In the first two posts in this series, we discussed how to invite your family member to tell his or her life stories, and how to select a format for presenting their stories. Today, we’ll talk about how to set up the interview environment and conduct the interview in order to best capture your loved one’s narratives. Thanksgiving and the December holidays represent an ideal time to catch the stories of visiting relatives, and these tips will work no matter where you’re conducting the interview – your house, their house, or another place (such as a relative’s house or even a hotel room).
Getting ready on interview day
Once you’ve confirmed a time and location for the interview, review your own schedule so you can plan to start your preparations 30-45 minutes before the designated start time.
If you’re meeting at someone else’s house, ask the host if it’s OK for you to move furniture in order to facilitate conversation or allow proper audio/video recording. Test your camera and microphone placement before your narrator arrives. (And use headphones when you test, to be certain of the quality of your audio output.) Evaluate the recording location for background noise, such as the hum from a nearby appliance or the surprisingly loud “thunk” of the heater kicking on or off.
If other people will be at the recording location besides you and your narrator, explain what you need in terms of privacy and quiet. And make sure all the pets in the household have whatever they need in order to remain calm and quiet!!
Setting your narrator at ease
Many people find it awkward to sit down and just start talking about their life history. This feeling can be compounded if they aren’t used to being recorded. Your job as the story-catching interviewer is to set them at ease – to get them so focused on their stories that they forget they’re in an interview at all!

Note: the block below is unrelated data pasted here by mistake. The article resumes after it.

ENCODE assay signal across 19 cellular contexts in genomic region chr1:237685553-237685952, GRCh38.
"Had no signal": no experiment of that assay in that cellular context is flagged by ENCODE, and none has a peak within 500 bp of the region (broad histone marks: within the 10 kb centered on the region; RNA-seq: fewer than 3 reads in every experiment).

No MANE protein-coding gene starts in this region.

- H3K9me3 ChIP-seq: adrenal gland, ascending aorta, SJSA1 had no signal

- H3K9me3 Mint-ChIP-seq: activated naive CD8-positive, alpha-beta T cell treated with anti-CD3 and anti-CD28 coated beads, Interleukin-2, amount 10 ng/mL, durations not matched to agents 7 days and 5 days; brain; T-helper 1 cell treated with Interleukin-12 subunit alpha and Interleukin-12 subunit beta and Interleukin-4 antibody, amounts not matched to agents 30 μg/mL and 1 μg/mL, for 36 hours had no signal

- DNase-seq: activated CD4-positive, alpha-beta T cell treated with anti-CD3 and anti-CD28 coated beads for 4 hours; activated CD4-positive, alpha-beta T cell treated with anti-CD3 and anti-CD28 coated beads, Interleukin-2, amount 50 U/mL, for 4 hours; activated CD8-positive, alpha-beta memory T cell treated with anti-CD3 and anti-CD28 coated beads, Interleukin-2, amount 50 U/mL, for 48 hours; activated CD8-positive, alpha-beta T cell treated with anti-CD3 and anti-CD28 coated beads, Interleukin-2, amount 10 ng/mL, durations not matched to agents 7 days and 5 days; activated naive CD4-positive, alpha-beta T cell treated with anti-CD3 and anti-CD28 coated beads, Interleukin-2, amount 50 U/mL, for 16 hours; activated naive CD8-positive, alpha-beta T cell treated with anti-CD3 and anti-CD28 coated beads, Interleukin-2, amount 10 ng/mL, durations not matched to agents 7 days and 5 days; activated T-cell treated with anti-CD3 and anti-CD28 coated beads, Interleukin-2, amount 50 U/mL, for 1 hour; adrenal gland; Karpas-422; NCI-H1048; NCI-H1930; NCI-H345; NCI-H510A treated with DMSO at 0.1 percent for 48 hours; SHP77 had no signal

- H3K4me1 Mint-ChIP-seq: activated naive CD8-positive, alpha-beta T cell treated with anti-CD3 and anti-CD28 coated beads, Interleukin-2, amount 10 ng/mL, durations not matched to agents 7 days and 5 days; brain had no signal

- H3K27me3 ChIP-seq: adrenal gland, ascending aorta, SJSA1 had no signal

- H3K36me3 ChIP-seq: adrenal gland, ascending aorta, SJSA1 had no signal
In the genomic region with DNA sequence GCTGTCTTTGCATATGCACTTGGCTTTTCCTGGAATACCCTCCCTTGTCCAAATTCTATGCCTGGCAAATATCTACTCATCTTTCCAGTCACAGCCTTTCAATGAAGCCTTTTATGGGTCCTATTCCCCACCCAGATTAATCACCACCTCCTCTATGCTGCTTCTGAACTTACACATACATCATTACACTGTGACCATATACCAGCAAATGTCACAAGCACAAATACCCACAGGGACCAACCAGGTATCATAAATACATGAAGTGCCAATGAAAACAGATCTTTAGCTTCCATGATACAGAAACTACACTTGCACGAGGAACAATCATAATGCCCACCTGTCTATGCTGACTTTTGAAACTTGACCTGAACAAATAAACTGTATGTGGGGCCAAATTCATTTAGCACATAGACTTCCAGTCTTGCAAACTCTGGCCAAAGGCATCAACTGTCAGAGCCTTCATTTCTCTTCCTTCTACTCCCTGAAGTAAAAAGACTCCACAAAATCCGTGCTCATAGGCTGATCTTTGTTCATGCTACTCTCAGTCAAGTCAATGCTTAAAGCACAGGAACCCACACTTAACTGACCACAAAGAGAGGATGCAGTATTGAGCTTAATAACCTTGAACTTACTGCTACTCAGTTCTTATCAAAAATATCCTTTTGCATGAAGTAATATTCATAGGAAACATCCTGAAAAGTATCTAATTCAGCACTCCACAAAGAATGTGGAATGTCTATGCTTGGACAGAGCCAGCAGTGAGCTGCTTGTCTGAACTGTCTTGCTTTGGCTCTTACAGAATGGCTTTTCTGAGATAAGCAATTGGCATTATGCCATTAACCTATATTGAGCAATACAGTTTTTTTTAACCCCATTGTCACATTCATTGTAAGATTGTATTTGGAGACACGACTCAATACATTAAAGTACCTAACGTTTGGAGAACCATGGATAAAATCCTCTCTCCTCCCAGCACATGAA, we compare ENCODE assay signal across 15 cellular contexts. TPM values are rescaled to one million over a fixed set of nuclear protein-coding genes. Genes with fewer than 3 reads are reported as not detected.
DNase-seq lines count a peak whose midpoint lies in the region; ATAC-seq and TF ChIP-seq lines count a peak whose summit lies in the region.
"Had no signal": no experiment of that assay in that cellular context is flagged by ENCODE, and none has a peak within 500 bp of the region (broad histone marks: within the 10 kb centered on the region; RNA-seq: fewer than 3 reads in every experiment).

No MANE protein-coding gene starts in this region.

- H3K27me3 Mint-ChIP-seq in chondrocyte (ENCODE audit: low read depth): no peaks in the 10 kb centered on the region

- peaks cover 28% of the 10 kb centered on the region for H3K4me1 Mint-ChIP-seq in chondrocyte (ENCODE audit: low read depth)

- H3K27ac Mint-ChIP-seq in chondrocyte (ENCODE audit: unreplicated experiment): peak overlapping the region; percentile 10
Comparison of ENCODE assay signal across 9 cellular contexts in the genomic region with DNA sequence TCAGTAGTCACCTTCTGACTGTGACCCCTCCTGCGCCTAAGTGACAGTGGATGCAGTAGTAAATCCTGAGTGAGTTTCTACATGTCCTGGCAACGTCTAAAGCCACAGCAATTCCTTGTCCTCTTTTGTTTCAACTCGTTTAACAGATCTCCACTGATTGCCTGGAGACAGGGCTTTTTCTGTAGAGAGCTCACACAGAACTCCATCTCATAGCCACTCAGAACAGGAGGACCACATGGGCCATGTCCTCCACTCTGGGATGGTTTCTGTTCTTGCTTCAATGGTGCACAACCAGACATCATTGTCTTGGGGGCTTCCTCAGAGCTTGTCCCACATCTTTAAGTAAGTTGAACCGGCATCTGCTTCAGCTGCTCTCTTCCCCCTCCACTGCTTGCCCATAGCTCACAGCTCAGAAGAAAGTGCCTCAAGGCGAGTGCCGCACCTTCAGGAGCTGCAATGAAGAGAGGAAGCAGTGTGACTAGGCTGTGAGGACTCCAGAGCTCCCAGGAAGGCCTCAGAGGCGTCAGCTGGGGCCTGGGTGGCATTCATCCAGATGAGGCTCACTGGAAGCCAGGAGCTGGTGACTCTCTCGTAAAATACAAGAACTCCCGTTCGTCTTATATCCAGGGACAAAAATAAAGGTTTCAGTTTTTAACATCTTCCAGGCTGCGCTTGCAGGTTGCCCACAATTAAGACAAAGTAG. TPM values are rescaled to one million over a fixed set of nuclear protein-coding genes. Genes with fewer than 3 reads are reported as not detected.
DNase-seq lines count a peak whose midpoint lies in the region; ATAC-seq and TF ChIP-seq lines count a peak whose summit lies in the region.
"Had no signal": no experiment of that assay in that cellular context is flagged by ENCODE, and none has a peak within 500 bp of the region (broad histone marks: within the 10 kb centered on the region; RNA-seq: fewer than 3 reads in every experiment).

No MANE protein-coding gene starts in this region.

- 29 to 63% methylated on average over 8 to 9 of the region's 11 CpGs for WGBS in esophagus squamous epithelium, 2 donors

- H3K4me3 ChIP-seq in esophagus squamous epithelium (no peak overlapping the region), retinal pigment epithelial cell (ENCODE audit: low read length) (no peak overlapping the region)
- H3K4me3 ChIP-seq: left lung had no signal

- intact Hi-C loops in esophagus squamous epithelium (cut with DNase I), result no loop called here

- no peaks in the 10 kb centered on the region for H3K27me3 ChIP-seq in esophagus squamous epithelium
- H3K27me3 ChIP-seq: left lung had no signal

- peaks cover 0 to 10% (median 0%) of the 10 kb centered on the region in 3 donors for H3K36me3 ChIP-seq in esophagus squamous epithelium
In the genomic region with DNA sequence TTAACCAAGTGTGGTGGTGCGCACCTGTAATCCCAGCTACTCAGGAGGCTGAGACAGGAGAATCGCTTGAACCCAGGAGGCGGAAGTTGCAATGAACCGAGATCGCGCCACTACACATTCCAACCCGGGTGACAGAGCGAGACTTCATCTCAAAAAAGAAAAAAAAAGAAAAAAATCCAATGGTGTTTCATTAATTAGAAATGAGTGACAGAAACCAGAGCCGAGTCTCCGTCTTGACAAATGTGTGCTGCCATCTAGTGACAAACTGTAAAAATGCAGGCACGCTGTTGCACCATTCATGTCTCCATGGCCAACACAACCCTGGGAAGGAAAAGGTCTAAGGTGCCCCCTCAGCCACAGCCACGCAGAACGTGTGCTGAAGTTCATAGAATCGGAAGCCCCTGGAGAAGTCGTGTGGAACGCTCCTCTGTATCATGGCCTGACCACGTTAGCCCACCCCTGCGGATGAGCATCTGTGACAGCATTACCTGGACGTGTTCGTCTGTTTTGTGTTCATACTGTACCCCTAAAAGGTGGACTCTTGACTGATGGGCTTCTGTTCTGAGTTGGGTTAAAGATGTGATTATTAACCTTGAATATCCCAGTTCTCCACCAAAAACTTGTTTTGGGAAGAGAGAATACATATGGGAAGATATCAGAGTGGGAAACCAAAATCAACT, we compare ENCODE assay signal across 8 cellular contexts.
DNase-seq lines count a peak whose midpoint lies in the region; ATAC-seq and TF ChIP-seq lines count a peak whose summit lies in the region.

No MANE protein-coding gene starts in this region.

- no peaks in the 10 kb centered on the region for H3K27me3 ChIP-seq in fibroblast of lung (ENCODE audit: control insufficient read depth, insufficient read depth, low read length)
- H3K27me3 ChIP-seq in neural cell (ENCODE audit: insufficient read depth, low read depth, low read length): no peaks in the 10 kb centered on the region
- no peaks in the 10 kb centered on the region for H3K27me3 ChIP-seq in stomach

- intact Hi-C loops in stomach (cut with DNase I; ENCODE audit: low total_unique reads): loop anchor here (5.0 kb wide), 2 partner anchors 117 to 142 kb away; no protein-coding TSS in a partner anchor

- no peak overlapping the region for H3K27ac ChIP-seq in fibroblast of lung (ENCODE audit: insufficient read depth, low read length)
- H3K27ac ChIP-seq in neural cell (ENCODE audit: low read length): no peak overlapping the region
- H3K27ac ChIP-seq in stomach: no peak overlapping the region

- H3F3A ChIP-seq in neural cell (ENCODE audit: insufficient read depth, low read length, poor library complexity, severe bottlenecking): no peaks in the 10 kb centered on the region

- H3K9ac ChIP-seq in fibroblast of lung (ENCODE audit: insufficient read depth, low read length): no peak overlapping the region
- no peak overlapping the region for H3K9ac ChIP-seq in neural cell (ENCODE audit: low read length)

One way to smooth the path into the interview is to begin with small talk. If you’re able to quietly turn on your recording device, you can start with some conversation about the weather, or how their day has gone so far, then gently move into a series of factual questions that have definitive answers and (important point here) you know your narrator can answer without struggle. It’s always a good idea to get your recorder rolling as early as possible – your loved one may say something remarkable and you want to be able to preserve it right the first time.
Another strategy for reducing interviewee jitters is to share your questions with your narrator beforehand. This allows them to think about what they want to say, and may even prompt them to check on a fact by digging out an old photo album, yearbook, or cache of letters – all of which could yield a trove of fabulous stories for you!
Answers about questions
Becoming a good interviewer takes practice, but it’s a skill that’s easy to learn if you focus on LISTENING to your narrator and adjusting your approach to respond to what they are saying to you in that moment. Here are some tips on how to draft story-igniting questions and how to ask them.
– As mentioned above, start the interview segment with easy factual questions, to get them used to the rhythm of your conversation. Examples of this kind of question could include their year of birth, where they were born, names of the schools they attended, etc.
– Do NOT leap into the “hard stuff” – such as divorce, war experiences, job loss – immediately. That’s a good way to get them to clam up. Ideally, you and your narrator have agreed on a list of topics, and they have seen your question list, so they can feel safe sharing difficult information or recalling painful memories.
Framing questions and answers
If you’ve ever watched Bill Moyers at work on PBS, or listened to interviews conducted by the late radio journalist and oral historian Studs Terkel, you know that how a question is asked greatly influences the quality of answer you will get. Here are a few tips for how to frame your questions to elicit fascinating stories from your narrator.
If you’re recording the interview and don’t want your “interviewer” voice in the recording, you’ll want to ask questions in such a way that interviewee is encouraged to provide a “story frame” for remarks. A story frame simply means that your narrator, in the final product that you are going to produce, will sound as if they are truly telling a story, and not responding to questions.